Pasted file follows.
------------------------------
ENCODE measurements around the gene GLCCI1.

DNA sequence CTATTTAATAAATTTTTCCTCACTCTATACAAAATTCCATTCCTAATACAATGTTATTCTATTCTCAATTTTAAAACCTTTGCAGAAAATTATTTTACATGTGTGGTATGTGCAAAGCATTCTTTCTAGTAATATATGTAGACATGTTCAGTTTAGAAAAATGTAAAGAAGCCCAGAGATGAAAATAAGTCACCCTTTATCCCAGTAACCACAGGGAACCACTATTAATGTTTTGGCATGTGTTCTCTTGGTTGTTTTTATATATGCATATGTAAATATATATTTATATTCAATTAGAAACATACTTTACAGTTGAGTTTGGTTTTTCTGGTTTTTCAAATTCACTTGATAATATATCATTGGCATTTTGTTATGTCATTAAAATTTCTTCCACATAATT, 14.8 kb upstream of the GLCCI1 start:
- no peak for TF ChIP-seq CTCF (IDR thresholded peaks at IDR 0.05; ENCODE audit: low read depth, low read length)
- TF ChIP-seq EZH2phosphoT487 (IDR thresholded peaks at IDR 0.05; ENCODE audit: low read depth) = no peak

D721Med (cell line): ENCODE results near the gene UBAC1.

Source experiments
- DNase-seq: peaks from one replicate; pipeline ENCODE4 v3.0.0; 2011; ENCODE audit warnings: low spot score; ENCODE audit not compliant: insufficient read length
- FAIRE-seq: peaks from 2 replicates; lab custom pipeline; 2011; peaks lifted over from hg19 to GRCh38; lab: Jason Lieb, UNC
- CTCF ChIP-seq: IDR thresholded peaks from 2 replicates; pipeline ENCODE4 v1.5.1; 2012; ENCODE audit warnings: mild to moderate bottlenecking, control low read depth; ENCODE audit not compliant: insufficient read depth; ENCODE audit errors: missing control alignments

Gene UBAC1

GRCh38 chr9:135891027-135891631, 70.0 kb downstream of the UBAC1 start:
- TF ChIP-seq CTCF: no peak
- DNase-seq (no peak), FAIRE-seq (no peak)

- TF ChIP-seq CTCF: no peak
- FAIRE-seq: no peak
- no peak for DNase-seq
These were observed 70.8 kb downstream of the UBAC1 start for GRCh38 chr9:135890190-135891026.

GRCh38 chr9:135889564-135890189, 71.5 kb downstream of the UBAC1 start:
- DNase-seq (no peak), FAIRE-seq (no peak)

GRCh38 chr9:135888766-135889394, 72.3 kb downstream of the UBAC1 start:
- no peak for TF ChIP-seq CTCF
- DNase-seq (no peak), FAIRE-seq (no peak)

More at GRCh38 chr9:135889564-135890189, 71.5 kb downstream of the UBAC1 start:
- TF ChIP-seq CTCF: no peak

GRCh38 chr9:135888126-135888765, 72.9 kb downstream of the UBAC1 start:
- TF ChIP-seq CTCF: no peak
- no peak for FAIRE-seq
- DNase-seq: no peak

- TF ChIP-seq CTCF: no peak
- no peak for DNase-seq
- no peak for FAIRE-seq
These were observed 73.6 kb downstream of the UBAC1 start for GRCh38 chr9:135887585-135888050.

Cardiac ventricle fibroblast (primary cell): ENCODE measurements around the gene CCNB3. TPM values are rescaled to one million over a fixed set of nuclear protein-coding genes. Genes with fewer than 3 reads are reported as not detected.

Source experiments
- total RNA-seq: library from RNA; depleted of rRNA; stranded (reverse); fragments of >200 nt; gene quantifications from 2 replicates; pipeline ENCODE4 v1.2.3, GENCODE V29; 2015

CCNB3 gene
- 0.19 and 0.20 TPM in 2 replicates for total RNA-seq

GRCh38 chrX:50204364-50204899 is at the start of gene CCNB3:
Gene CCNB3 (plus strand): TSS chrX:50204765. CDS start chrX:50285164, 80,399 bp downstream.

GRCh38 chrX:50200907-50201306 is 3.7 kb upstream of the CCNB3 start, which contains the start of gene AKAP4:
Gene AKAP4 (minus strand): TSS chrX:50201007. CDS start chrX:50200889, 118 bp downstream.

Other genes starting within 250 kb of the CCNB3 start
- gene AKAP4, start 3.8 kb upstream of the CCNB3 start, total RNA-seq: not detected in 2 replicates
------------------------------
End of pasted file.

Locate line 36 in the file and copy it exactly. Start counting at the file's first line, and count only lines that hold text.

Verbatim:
CCNB3 gene